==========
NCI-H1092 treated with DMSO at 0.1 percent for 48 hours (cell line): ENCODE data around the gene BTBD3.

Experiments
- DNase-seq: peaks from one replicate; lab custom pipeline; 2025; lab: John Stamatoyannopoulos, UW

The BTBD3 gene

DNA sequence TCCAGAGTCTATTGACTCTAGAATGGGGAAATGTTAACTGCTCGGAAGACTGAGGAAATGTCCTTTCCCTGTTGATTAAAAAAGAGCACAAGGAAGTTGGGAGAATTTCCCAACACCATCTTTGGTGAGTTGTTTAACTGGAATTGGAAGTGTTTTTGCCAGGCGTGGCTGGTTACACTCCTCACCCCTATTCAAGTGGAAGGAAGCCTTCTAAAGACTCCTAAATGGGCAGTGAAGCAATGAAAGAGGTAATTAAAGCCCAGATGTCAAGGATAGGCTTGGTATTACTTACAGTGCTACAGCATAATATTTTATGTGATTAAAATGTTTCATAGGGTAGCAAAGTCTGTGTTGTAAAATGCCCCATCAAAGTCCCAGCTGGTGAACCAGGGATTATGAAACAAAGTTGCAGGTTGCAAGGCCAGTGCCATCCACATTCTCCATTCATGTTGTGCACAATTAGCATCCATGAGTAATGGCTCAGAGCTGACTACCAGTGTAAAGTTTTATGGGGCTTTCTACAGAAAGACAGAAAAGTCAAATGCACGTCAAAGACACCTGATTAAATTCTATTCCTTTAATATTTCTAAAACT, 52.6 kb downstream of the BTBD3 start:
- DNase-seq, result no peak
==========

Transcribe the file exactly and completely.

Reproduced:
NCI-H1092 treated with DMSO at 0.1 percent for 48 hours (cell line): ENCODE data around the gene BTBD3.

Experiments
- DNase-seq: peaks from one replicate; lab custom pipeline; 2025; lab: John Stamatoyannopoulos, UW

The BTBD3 gene

DNA sequence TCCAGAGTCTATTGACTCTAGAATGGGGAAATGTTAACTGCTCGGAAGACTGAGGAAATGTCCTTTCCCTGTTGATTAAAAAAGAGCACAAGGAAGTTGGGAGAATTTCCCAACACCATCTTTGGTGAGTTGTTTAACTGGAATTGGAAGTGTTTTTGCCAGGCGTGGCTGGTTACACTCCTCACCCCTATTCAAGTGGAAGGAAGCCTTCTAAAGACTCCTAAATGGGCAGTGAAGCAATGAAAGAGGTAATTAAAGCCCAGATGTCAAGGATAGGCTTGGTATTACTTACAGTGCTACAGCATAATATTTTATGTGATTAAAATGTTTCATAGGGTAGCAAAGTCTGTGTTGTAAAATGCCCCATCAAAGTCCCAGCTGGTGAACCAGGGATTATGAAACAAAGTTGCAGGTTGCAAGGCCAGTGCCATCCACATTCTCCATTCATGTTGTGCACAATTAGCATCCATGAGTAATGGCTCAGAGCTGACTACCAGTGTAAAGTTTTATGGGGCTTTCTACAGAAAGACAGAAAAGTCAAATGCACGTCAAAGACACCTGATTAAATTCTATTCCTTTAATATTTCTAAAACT, 52.6 kb downstream of the BTBD3 start:
- DNase-seq, result no peak